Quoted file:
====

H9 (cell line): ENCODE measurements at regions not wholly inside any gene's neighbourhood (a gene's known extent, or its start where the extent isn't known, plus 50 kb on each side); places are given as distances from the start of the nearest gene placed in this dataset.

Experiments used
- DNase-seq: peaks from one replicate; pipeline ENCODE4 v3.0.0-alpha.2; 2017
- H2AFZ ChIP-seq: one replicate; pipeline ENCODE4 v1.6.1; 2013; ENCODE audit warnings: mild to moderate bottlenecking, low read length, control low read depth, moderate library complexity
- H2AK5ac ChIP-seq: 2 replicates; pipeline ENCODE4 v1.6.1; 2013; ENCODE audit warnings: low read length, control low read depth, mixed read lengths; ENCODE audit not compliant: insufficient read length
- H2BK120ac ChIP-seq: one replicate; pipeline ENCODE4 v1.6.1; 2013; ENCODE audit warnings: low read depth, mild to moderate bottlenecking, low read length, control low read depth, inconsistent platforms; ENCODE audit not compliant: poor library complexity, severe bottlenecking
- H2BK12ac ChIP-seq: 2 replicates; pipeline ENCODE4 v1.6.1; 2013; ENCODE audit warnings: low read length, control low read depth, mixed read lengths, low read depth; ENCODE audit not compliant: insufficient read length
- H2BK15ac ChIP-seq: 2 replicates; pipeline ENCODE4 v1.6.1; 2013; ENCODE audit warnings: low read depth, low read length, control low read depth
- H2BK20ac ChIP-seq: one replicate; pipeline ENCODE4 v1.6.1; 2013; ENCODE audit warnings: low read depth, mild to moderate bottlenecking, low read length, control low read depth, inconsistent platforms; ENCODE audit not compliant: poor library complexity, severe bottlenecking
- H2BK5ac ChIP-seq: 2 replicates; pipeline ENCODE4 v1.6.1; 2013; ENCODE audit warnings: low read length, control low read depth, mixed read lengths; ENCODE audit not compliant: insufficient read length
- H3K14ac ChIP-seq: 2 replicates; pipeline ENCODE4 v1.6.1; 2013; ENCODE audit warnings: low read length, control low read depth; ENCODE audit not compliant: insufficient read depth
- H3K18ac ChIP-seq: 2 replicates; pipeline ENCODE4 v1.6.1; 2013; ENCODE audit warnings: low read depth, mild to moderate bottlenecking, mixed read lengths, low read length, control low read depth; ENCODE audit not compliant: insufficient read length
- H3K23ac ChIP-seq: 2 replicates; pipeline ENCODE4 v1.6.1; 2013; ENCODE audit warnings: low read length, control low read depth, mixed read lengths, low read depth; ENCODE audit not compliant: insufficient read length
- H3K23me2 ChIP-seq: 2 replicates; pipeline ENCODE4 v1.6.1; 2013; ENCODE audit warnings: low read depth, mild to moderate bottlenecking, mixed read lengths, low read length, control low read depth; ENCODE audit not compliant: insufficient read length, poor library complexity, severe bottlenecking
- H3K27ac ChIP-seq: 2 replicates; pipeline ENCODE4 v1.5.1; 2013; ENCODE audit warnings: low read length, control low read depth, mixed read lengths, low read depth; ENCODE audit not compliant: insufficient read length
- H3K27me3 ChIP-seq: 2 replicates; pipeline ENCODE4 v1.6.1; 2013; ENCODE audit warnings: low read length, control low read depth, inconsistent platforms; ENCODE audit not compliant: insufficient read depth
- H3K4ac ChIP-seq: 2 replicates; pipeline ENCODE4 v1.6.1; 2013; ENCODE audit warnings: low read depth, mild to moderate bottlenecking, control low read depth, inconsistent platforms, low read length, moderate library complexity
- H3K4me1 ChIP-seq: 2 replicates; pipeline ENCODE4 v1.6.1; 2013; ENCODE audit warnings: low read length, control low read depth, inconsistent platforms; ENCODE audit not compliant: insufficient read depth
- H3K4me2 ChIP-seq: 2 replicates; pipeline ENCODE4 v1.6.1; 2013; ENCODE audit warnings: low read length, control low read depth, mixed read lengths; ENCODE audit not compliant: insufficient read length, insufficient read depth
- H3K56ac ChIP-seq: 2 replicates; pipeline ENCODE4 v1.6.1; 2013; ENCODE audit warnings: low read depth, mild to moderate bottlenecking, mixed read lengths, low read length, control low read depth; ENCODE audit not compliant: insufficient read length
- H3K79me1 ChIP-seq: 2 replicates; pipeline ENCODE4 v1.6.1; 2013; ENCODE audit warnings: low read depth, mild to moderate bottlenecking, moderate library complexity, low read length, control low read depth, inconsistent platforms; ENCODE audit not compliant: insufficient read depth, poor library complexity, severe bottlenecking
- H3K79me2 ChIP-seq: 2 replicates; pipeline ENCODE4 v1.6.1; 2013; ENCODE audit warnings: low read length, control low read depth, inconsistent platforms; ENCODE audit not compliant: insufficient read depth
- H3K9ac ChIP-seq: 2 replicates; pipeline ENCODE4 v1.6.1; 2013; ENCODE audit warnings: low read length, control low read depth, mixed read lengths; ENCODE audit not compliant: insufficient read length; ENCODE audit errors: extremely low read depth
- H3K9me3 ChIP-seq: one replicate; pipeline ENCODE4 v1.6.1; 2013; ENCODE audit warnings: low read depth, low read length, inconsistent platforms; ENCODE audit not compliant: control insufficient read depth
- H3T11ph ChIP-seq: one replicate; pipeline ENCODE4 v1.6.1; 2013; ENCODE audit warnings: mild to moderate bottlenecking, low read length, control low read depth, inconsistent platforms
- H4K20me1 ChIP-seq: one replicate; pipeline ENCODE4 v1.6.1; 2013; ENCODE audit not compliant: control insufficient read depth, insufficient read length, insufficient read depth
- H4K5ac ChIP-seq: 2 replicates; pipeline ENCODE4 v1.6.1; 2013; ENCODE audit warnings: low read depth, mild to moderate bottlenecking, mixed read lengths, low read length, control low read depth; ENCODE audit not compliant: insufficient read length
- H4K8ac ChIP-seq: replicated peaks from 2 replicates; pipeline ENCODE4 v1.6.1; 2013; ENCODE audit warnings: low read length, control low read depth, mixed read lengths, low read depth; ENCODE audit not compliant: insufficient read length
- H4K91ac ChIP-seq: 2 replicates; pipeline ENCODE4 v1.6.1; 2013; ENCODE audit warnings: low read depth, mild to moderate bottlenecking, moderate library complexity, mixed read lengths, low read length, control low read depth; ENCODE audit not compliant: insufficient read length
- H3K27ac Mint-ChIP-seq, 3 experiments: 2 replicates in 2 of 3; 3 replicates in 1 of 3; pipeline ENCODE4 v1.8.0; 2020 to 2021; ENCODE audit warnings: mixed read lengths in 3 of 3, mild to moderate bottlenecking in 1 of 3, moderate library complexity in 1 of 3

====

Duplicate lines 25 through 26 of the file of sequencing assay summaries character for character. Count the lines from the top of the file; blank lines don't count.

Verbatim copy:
- H3T11ph ChIP-seq: one replicate; pipeline ENCODE4 v1.6.1; 2013; ENCODE audit warnings: mild to moderate bottlenecking, low read length, control low read depth, inconsistent platforms
- H4K20me1 ChIP-seq: one replicate; pipeline ENCODE4 v1.6.1; 2013; ENCODE audit not compliant: control insufficient read depth, insufficient read length, insufficient read depth